58. Impact of Corruption on Female Migration, 2017
UNU-MERIT was commissioned to investigate the links between corruption and the causes for female migration. The research team worked on this follow-up study for GIZ which, for the first time, systematically analysed the impact of corruption on female migrants, with a special focus on sexual extortion (‘sextortion’) in order to provide a gender-perspective on corruption encountered during migration. The research team consisted of Prof. Dr Melissa Siegel, Dr Ortrun Merkle and Julia Reinold.
59. Links between corruption and migration, 2017
UNU-MERIT was commissioned to investigate the links between corruption and the causes for (irregular) migration. This project developed a theoretical framework to explain the links between corruption and (irregular) migration using two case studies of Ukraine and Mali. The project contributors were Prof. Dr Melissa Siegel, Dr Ortrun Merkle and Julia Reinold.
60. Policy and Institutional Coherence for Migration and Development, 2017
UNU-MERIT signed a new contract with the World Bank’s Knowledge Partnership on Migration and Development (KNOMAD) to continue developing a dashboard of indicators that can be applied by policymakers to assess the levels of coherence of their migration and migration-relevant policies. UNU-MERIT worked in close cooperation with the Technical Working Group on Policy and Institutional Coherence for Migration and Development (co-chaired by UNDP and OECD) as well as other research partners from Columbia University to test the dashboard of indicators in a number of different countries. The results of the pilot were presented at the Global Forum on Migration and Development (GFMD) in Bangladesh.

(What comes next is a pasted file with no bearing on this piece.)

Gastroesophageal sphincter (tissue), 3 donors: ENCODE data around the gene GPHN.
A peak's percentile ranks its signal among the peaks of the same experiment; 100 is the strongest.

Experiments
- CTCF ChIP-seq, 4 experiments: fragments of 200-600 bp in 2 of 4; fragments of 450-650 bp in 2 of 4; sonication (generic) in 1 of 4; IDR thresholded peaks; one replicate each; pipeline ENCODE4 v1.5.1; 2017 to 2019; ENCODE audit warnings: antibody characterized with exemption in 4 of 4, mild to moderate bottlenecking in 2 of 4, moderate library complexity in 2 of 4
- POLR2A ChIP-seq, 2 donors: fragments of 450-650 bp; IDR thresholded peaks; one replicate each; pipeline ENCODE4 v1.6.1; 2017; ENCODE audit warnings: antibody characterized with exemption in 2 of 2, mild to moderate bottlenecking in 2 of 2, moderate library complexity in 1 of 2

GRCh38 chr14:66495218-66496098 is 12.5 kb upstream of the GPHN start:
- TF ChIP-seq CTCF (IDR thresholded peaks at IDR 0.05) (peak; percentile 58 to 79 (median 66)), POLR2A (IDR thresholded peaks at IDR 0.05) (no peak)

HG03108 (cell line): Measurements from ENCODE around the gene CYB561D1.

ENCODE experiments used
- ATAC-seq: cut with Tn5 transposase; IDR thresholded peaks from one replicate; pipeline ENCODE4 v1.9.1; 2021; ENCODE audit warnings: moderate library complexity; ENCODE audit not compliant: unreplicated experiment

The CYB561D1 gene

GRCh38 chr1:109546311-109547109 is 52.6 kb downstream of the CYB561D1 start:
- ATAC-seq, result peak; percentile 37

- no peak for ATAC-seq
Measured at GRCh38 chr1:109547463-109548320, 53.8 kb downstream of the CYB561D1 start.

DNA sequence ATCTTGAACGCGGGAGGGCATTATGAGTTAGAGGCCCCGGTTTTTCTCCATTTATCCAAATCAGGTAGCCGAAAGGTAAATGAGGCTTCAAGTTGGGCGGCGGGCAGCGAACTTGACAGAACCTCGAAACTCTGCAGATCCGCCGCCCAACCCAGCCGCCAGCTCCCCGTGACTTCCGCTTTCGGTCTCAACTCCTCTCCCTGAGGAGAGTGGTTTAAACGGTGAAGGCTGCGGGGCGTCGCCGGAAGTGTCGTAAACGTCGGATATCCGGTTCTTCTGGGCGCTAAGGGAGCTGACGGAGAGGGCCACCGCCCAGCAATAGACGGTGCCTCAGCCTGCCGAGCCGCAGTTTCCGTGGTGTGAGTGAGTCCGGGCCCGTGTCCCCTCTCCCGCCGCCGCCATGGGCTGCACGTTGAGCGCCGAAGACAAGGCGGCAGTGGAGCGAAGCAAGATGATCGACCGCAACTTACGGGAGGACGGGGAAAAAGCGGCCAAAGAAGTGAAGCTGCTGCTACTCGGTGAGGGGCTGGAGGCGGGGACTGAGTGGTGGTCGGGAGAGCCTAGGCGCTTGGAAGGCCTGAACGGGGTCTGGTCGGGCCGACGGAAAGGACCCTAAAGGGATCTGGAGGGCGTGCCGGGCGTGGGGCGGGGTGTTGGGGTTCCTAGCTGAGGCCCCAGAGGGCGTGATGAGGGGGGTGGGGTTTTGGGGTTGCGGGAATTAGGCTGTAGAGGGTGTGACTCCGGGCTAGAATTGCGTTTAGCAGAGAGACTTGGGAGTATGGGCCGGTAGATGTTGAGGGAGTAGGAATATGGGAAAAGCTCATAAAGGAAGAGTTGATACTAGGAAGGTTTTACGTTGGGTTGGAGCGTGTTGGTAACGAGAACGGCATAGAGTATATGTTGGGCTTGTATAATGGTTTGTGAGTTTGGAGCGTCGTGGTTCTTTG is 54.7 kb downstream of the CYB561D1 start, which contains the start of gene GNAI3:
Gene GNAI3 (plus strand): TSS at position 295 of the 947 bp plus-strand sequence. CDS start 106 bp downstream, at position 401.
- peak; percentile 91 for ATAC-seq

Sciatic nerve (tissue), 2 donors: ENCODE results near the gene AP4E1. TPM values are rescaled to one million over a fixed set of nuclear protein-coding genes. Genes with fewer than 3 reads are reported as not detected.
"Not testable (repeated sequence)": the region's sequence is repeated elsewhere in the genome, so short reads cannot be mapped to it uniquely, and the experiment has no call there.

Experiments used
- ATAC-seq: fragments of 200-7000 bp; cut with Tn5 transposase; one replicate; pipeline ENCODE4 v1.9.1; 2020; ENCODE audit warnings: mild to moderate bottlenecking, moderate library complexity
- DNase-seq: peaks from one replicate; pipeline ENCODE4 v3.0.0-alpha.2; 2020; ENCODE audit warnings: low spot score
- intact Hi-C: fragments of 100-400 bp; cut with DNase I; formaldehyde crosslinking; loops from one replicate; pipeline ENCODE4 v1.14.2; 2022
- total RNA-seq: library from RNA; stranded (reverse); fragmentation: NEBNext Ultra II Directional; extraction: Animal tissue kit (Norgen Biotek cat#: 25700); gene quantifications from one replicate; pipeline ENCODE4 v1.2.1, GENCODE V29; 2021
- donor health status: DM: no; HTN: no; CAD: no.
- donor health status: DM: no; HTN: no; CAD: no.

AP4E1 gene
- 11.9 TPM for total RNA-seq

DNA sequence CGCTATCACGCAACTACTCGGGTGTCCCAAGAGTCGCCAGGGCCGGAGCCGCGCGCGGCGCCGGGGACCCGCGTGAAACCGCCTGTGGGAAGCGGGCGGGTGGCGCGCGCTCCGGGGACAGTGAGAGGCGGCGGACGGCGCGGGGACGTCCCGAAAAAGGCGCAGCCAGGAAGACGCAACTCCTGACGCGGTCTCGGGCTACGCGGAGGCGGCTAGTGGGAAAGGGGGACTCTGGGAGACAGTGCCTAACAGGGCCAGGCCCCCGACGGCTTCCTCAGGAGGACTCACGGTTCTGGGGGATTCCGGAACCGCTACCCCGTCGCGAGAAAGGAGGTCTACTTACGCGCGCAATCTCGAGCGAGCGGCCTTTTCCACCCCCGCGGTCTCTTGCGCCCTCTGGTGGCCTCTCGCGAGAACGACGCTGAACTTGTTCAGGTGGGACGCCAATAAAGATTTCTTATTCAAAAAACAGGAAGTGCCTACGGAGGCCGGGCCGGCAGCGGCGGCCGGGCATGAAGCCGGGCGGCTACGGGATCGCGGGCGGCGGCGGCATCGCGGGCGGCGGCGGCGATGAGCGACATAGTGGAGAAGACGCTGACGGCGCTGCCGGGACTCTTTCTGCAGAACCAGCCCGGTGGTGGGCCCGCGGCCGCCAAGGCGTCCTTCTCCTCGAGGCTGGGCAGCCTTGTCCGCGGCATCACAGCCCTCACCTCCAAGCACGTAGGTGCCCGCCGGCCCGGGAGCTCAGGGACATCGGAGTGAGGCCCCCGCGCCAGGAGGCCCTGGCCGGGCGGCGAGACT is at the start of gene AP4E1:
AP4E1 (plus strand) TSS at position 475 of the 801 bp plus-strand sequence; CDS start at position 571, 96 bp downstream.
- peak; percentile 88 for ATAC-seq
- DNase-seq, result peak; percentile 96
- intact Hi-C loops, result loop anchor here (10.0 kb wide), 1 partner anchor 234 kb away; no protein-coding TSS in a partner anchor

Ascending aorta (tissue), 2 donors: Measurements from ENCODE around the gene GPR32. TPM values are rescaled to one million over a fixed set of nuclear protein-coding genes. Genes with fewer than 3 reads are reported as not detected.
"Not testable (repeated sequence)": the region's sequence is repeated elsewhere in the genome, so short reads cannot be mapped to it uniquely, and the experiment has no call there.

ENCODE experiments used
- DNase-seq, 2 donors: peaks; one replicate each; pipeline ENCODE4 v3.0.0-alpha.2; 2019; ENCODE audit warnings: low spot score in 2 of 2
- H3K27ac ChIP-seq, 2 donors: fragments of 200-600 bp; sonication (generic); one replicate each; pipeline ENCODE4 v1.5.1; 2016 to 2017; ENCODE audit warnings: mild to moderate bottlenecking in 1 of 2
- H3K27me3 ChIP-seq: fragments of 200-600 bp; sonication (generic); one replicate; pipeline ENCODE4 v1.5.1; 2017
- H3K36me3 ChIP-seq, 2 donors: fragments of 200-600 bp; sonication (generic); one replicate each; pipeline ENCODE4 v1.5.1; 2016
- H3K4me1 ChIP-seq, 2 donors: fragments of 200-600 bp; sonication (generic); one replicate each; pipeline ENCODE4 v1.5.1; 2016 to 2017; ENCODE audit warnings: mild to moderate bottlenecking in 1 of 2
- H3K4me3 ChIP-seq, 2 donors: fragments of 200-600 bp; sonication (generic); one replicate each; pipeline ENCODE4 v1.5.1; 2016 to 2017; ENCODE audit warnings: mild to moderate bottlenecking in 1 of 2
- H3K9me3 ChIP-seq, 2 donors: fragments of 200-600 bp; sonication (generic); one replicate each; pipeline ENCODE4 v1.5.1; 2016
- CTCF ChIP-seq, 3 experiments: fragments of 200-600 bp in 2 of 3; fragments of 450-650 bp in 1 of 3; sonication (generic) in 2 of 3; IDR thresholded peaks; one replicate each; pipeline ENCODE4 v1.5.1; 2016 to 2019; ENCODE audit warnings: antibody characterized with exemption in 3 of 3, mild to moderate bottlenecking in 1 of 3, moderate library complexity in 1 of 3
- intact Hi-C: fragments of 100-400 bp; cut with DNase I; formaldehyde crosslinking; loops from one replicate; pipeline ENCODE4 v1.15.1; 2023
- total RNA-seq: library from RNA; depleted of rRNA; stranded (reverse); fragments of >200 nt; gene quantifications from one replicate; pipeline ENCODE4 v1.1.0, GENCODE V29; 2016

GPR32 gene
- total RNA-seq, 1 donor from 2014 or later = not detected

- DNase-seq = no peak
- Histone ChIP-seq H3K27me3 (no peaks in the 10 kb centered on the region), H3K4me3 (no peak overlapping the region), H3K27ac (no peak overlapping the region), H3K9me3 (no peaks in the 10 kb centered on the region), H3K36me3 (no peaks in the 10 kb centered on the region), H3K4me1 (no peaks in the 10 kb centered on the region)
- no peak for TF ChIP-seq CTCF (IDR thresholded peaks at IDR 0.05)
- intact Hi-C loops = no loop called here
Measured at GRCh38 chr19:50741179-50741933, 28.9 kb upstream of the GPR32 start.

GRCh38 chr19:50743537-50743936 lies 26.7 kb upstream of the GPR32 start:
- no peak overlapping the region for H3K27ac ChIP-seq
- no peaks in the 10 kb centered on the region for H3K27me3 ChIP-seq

61. Measuring Policy Coherence for Migration and Development, 2017
UNU-MERIT was commissioned by KNOMAD to prepare a background paper on policy coherence for migration and development. The primary purpose of the paper was to develop a dashboard of indicators that can be used by domestic policymakers to assess the extent to which their policies are in line with global development goals. As migration looked set to have a place in the Post-2015 Development Agenda, effort was made to promote better monitoring and evaluation of government efforts to promote the positive aspects of migration while mitigating the negatives, represent an important contribution.
62. UNICEF Project: Child Marriage in South Asia, 2016–2017
A team of researchers from UNU-MERIT was mandated to undertake a study on the key drivers of child marriage in South Asia where four in 10 girls are married underage. To inform UNICEF on possible interventions and programmes to end child marriage, a multi-country analysis was conducted to better understand the micro- and macro-level drivers that may contribute to the decline in child marriage in the region. The analysis was based on desk research and quantitative data analysis. The innovative part of the project is its focus on macro-level drivers of child marriage.
63. Second Edition of the Movement Report, 2016–2017
UNU-MERIT was commissioned by the MADE Network, coordinated by the International Catholic Migration Commission (ICMC), to prepare the first edition of the Movement Report which assessed the progress that had been made on achieving each of the eight goals highlighted in civil society’s 5-year 8-point Plan of Action since the UN High Level Dialogue on International Migration and Development in 2013. The report provided a number of recommendations including a need to focus efforts of measurement. UNU-MERIT was then commissioned to prepare the second edition of the Movement Report which took forward this recommendation to develop a set of scorecards to measure civil society progress that can be used by civil society organisations on an annual basis. The report was developed by Elaine Lebon-McGregor.